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1.
Chinese Journal of Cancer ; (12): 450-458, 2015.
Article in English | WPRIM | ID: wpr-349579

ABSTRACT

<p><b>INTRODUCTION</b>The current metastatic category (M) of nasopharyngeal carcinoma (NPC) is a "catch-all" classification, covering a heterogeneous group of tumors ranging from potentially curable to incurable. The aim of this study was to design an M categorization system that could be applied in planning the treatment of NPC with synchronous metastasis.</p><p><b>METHODS</b>A total of 505 NPC patients diagnosed with synchronous metastasis at Sun Yat-sen University Cancer Center between 2000 and 2009 were involved. The associations of clinical variables, metastatic features, and a proposed M categorization system with overall survival (OS) were determined by using Cox regression model.</p><p><b>RESULTS</b>Multivariate analysis showed that Union for International Cancer Control (UICC) N category (N1-3/N0), number of metastatic lesions (multiple/single), liver involvement (yes/no), radiotherapy to primary tumor (yes/no), and cycles of chemotherapy (>4/≤4) were independent prognostic factors for OS. We defined the following subcategories based on liver involvement and the number of metastatic lesions: M1a, single lesion confined to an isolated organ or location except the liver; M1b, single lesion in the liver and/or multiple lesions in any organs or locations except the liver; and M1c, multiple lesions in the liver. Of the 505 cases, 74 (14.7%) were classified as M1a, 296 (58.6%) as M1b, 134 (26.5%) as M1c, and 1 was not specified. The three M1 subcategories showed significant difference in OS [M1b vs. M1a, hazard ratio (HR) = 1.69, 95% confidence interval (CI) = 1.16-2.48, P = 0.007; M1c vs. M1a, HR = 2.64, 95% CI = 1.75-3.98, P < 0.001].</p><p><b>CONCLUSIONS</b>We developed an M categorization system based on the independent factors related to the prognosis of patients with metastatic NPC. This system may be helpful to further optimize individualized care for NPC patients.</p>


Subject(s)
Carcinoma , Humans , Multivariate Analysis , Nasopharyngeal Neoplasms , Neoplasm Staging , Prognosis
2.
Chinese Journal of Oncology ; (12): 134-137, 2006.
Article in Chinese | WPRIM | ID: wpr-308401

ABSTRACT

<p><b>OBJECTIVE</b>To analyze the prognostic factors affecting long-term result in pediatric or adolescent nasopharyngeal carcinoma.</p><p><b>METHODS</b>From January 1984 to December 1998, 117 cases of pediatric and adolescent nasopharyngeal carcinoma proven by pathology were treated by radiotherapy and/or chemotherapy. Their data were retrospectively analyzed. Of the 117 patients, 35 received chemotherapy before radiotherapy, 36 were treated with continuous radiotherapy and the other 81 with split-course radiotherapy. A dose of 56 - 80 Gy/6 - 13 weeks (66.32 +/- 4.72 Gy) was given in the nasopharynx and 47 - 73 Gy/5 - 13 weeks (57.90 +/- 5.80 Gy) in the neck. The survival rates were assessed by Kaplan-Meier analysis and the survival curves compared by Log-rank test. The multivariate analysis was conducted by Cox model.</p><p><b>RESULTS</b>The 1-, 3- and 5-year overall survival rate was 86.3%, 66.6% and 56.4%, respectively; and disease-free survival rate at 1, 3 and 5 years was 71.8%, 53.9% and 50.4%, respectively. A monovariate analysis showed that the age (P = 0.0015), mode of biopsy (P = 0.0234), N stage (P = 0.0001), mode of irradiation (P = 0.0027), chemotherapy (P = 0.0056) and short-term result (P = 0.0000) were the significant prognostic factors. The multivariate analysis demonstrated that the age (P = 0.027), N stage (P = 0.048), mode of irradiation (P = 0.009) and short-term result (P = 0.000) were the factors influencing prognosis of nasopharyngeal carcinoma in childhood and adolescence. Radiation-induced brain injuries were observed in 17 patients including brain stem injury in 1 (0.9%), temporal brain lobes in 3 (2.6%) and cranial nerves in 13 (11.1%).</p><p><b>CONCLUSION</b>The mode of irradiation, N stage and short-term result are the significantly influencing factors of prognosis in pediatric and adolescent nasopharyngeal carcinoma. Radiation-induced brain injuries during radiotherapy should not be overlooked.</p>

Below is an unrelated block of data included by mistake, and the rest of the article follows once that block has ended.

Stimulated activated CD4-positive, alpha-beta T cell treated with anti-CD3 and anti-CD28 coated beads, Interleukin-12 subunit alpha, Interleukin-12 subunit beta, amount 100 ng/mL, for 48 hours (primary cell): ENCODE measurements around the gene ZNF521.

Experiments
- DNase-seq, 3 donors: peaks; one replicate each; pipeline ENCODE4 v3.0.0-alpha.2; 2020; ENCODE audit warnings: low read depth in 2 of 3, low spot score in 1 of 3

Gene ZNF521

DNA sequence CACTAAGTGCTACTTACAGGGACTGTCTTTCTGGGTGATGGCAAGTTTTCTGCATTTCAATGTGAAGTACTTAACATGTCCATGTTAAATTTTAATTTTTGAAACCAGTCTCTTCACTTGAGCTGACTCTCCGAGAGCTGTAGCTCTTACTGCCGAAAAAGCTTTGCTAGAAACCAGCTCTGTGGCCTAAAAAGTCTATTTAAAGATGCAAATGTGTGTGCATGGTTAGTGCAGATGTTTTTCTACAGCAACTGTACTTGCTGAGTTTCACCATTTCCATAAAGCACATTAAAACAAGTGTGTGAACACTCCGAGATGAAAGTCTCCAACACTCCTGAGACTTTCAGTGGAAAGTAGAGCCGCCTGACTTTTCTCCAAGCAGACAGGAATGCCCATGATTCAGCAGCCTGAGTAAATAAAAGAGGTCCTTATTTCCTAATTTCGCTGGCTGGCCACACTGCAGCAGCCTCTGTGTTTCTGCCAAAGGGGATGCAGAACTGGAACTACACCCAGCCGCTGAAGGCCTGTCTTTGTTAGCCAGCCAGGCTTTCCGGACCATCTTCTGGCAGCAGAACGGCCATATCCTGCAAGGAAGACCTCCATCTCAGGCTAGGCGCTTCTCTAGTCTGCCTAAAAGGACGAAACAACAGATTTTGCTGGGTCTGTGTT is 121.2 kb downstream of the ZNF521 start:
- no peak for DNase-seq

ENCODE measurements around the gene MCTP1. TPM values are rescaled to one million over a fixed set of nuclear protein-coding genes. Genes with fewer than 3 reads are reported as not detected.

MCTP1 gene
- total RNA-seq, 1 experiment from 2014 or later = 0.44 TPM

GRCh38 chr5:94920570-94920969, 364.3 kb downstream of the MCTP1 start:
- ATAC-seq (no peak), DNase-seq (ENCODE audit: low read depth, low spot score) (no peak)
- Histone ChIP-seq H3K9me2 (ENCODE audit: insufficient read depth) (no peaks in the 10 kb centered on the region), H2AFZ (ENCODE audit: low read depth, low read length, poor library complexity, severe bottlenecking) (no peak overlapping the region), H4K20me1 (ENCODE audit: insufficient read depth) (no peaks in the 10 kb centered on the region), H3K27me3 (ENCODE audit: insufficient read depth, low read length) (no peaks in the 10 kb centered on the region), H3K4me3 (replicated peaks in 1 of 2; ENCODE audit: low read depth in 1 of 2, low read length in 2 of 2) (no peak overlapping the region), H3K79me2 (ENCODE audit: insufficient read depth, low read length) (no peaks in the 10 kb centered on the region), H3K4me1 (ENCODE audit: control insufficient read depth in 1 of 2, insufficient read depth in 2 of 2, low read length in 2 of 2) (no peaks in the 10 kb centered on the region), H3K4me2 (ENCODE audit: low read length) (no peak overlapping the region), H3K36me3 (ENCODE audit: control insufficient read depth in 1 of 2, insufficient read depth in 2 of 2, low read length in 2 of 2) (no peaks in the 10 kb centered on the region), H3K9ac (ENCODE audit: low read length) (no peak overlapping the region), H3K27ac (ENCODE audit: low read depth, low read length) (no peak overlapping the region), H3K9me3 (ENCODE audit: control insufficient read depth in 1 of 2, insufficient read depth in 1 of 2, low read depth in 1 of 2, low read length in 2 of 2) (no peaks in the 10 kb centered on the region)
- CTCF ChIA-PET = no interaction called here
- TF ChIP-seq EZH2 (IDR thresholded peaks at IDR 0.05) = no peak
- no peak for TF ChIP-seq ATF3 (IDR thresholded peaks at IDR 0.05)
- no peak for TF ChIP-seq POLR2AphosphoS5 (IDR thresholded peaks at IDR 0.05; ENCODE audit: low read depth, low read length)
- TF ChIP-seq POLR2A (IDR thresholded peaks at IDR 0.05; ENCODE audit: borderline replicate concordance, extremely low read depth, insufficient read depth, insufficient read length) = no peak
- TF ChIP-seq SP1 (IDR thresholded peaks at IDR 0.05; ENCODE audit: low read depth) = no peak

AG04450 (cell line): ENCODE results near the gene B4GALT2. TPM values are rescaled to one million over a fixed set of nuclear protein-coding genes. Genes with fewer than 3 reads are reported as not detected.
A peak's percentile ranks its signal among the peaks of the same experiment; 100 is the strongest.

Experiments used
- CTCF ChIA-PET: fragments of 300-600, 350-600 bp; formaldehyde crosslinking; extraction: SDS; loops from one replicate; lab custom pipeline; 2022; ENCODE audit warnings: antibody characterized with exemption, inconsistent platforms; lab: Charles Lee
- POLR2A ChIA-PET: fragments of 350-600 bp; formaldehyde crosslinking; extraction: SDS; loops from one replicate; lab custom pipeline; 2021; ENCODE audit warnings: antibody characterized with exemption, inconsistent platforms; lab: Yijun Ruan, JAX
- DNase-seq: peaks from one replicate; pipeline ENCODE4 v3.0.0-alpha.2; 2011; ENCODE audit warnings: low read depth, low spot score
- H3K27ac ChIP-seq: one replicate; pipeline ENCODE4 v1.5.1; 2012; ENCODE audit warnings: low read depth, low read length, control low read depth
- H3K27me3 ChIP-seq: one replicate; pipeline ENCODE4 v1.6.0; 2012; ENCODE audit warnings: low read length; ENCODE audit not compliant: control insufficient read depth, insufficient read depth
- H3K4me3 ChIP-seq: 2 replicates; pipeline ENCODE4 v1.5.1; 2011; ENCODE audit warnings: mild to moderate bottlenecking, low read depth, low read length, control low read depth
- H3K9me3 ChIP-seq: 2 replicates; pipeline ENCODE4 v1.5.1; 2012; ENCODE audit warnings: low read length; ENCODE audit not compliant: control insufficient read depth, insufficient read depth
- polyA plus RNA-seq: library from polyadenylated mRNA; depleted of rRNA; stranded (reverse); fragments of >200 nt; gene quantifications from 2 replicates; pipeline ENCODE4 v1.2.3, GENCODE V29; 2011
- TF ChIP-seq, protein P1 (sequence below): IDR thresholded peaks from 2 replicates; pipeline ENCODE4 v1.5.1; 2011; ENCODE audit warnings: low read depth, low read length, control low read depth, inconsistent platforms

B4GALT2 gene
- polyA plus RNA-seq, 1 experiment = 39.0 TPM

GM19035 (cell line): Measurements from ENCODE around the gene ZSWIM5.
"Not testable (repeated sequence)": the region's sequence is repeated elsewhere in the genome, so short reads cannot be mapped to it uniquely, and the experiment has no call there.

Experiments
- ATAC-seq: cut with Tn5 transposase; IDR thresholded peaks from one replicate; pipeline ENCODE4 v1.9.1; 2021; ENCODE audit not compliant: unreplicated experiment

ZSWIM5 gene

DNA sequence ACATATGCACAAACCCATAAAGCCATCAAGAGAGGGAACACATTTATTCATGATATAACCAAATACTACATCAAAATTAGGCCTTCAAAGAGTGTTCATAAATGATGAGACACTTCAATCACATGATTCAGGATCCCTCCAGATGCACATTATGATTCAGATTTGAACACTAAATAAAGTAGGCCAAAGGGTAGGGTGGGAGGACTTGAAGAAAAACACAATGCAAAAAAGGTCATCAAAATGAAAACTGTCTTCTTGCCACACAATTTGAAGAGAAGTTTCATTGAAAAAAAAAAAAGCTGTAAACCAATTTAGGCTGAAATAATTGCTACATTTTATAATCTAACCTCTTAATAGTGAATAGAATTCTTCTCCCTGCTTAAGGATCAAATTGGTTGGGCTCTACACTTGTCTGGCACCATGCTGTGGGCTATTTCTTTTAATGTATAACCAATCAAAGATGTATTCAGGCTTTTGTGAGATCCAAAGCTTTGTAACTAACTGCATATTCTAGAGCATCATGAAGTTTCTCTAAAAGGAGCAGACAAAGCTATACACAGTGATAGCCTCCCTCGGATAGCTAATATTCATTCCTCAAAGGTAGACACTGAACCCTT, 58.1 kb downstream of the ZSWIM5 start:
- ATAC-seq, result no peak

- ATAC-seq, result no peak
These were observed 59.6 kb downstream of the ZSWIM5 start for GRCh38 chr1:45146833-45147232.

Subject(s)
Adolescent , Antineoplastic Combined Chemotherapy Protocols , Therapeutic Uses , Carcinoma, Squamous Cell , Drug Therapy , Mortality , Pathology , Radiotherapy , Child , Combined Modality Therapy , Female , Follow-Up Studies , Humans , Male , Nasopharyngeal Neoplasms , Drug Therapy , Mortality , Pathology , Radiotherapy , Neoplasm Recurrence, Local , Neoplasm Staging , Prognosis , Radiation Injuries , Radiotherapy, High-Energy , Retrospective Studies , Survival Rate
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